(The Center Square) — While about a quarter of South Carolina schools received an excellent grade in a new analysis, officials say more work is needed to ensure students are prepared for their next moves in life.
Statewide, state officials said 22.5% of schools received an excellent in the 2023 SC School Report Cards, released by the South Carolina Department of Education and the South Carolina Education Oversight Committee. It marks a nearly 2% increase from a year ago.
About a third of schools (35.6%) received an average grade, up from 33.8% in 2019, while fewer than one in five (17.3%) received a below average or unsatisfactory grade, down from 19.4% in 2019.
“Looking forward, we must redouble our efforts to support early literacy using the Science of Reading, a strategy that we already see showing strong promise in SC’s ELA scores,” State Superintendent of Education Ellen Weaver said in an announcement.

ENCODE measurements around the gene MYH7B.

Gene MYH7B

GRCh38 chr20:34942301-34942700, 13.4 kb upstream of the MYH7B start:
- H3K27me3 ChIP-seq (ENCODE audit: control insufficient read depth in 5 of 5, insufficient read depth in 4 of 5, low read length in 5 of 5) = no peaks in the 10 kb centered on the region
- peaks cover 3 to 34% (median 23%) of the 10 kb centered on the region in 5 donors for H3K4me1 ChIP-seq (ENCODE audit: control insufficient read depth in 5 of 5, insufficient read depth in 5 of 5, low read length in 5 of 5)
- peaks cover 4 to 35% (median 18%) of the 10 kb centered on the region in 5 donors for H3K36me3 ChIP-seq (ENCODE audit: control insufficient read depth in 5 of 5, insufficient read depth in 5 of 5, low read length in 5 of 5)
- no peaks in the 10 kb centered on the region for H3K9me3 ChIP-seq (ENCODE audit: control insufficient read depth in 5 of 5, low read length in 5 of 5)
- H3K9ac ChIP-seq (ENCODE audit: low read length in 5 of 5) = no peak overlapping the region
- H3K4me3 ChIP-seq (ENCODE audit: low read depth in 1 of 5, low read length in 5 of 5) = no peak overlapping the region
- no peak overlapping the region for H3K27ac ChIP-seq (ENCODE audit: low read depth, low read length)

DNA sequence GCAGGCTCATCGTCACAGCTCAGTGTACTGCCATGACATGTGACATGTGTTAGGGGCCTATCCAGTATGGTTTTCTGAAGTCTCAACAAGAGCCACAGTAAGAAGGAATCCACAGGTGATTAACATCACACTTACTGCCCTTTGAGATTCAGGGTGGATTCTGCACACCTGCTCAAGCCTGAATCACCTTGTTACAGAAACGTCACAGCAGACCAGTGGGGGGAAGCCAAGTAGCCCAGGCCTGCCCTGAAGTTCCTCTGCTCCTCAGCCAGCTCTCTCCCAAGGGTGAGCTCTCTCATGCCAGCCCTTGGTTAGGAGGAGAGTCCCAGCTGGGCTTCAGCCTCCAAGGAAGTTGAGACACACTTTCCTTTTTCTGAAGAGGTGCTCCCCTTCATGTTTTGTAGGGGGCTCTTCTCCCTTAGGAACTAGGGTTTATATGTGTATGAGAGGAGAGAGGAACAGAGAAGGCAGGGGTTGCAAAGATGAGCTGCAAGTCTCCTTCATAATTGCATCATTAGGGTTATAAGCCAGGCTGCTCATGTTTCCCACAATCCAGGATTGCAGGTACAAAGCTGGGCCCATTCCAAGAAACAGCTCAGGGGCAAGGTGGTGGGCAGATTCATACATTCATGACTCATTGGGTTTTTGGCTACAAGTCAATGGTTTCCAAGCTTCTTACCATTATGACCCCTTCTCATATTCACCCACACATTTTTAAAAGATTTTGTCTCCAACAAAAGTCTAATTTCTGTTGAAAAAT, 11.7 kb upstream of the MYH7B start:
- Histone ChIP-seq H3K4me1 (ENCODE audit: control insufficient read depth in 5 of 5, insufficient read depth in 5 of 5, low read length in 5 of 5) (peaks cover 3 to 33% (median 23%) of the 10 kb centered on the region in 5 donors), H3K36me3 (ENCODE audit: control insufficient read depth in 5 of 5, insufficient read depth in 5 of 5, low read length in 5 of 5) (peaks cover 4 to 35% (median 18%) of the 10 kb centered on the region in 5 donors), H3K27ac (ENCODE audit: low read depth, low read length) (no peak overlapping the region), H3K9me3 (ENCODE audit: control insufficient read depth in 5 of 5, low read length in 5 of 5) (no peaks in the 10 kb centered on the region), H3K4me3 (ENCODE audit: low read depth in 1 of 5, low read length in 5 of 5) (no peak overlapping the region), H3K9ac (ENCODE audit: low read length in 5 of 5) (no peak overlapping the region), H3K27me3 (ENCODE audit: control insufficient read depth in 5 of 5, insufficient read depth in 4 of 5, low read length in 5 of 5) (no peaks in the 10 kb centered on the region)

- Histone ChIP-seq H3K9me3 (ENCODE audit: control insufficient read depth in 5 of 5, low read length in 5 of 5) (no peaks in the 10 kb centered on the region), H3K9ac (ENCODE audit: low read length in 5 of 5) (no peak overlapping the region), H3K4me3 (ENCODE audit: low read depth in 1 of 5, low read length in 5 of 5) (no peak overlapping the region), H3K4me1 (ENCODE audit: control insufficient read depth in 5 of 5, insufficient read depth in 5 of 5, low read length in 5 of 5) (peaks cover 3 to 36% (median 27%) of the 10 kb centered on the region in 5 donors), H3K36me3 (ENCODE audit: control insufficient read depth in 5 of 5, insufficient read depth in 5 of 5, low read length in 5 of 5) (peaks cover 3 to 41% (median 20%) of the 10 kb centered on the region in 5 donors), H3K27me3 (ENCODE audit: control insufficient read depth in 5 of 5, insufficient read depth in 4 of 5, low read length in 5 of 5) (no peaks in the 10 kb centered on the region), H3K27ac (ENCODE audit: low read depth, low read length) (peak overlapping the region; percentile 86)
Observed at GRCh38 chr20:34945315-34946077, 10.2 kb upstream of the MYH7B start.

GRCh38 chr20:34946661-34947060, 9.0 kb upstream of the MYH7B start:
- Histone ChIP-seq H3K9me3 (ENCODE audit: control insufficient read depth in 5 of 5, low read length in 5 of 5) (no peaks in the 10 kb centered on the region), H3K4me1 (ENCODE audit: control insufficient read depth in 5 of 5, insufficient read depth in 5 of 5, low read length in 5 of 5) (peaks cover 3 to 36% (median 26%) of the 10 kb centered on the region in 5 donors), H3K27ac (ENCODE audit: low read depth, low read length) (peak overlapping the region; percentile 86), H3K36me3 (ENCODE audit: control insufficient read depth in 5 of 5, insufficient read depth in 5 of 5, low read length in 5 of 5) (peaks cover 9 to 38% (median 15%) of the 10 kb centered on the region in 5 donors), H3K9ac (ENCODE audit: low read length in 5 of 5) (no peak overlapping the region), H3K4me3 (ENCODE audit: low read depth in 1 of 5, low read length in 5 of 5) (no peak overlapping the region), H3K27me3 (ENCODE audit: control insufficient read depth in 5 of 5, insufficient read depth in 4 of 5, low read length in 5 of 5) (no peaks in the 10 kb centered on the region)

“We must also focus the same attention on boosting effective math materials and instruction,” Weaver added. “Our students will never get a second chance at their education, and our urgent priority must be equipping them with the foundational skills they need for success in school and life.”
State officials also noted a “disconnect” between the state’s high school graduation rate (84%) and data showing less than a third of students in last year’s graduating class (29%) were ready for college or a career.
A senior fellow at a leading state public policy organization said the results showed uneven progress across South Carolina.
“Progress is uneven. Some schools are performing better, others are not,” Oran P. Smith, a senior fellow at the Palmetto Promise Institute, told The Center Square via email. “But the key metric is whether students are being prepared for what the Education Oversight Committee has called ‘what comes after.’
“Only 29% of students last year were ready for higher education or a career,” Smith added. “To turn this around, Palmetto Promise believes in providing a wider array of education options for parents and adopting proven literacy and math teaching strategies. Those reforms, among others, will go a long way toward closing this dangerous readiness gap.”